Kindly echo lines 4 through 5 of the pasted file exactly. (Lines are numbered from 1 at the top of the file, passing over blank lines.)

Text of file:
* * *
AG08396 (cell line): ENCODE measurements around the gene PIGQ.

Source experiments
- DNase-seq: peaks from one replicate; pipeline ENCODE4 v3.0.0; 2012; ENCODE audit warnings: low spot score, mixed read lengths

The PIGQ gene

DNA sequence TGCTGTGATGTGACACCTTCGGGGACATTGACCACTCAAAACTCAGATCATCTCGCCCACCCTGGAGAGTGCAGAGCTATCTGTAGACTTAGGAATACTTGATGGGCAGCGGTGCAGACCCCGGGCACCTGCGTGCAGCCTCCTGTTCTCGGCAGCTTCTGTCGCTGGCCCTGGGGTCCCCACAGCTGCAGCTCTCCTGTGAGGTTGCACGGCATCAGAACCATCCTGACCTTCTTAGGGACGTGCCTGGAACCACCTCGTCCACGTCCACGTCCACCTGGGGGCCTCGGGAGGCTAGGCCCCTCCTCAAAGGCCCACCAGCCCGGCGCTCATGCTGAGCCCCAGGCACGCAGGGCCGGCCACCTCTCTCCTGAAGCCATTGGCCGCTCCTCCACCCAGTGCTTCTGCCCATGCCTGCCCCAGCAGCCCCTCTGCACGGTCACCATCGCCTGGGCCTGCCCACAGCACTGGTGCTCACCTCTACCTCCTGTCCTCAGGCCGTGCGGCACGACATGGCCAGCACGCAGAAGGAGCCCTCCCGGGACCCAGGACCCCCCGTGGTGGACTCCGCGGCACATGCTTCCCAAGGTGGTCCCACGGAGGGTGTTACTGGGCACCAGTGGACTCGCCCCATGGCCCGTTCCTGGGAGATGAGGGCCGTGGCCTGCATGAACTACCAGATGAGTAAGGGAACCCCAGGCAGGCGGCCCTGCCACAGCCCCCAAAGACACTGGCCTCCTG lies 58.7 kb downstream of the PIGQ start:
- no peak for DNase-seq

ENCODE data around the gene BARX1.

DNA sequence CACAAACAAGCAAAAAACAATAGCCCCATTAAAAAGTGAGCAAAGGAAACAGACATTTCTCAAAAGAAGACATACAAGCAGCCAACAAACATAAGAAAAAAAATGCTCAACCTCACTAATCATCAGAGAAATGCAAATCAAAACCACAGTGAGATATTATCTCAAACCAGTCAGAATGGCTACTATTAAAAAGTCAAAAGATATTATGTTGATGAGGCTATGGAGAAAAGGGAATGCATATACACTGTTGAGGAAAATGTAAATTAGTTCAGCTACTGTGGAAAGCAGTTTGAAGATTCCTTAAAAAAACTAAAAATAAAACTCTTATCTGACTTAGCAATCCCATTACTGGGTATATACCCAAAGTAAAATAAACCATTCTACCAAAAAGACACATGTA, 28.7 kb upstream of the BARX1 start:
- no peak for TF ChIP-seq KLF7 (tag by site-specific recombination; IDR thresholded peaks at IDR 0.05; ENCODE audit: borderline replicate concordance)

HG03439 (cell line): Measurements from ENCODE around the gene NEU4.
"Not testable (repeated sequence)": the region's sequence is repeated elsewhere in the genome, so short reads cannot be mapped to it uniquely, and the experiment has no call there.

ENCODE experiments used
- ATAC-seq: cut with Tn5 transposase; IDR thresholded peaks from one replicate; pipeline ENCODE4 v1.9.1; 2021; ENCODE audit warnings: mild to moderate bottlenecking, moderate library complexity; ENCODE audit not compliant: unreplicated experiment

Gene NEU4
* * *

The PIGQ gene

DNA sequence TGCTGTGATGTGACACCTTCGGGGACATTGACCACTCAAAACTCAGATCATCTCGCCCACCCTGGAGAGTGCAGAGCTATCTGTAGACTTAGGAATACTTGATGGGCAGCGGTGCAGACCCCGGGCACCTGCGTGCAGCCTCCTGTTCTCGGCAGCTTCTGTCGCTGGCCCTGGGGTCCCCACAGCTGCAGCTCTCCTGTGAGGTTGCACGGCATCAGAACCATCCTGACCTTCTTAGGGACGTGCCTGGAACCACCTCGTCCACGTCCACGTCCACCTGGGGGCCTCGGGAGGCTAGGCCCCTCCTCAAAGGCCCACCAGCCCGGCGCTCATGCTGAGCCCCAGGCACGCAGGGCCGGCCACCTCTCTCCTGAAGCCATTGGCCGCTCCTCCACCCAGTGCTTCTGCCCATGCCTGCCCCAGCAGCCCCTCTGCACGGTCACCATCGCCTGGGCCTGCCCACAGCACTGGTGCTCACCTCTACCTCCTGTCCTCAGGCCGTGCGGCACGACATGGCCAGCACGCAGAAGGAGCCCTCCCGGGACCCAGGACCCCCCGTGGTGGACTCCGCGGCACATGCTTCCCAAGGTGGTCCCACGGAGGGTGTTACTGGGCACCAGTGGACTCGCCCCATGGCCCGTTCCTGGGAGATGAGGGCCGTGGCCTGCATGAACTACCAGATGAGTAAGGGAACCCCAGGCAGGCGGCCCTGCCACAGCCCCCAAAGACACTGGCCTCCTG lies 58.7 kb downstream of the PIGQ start: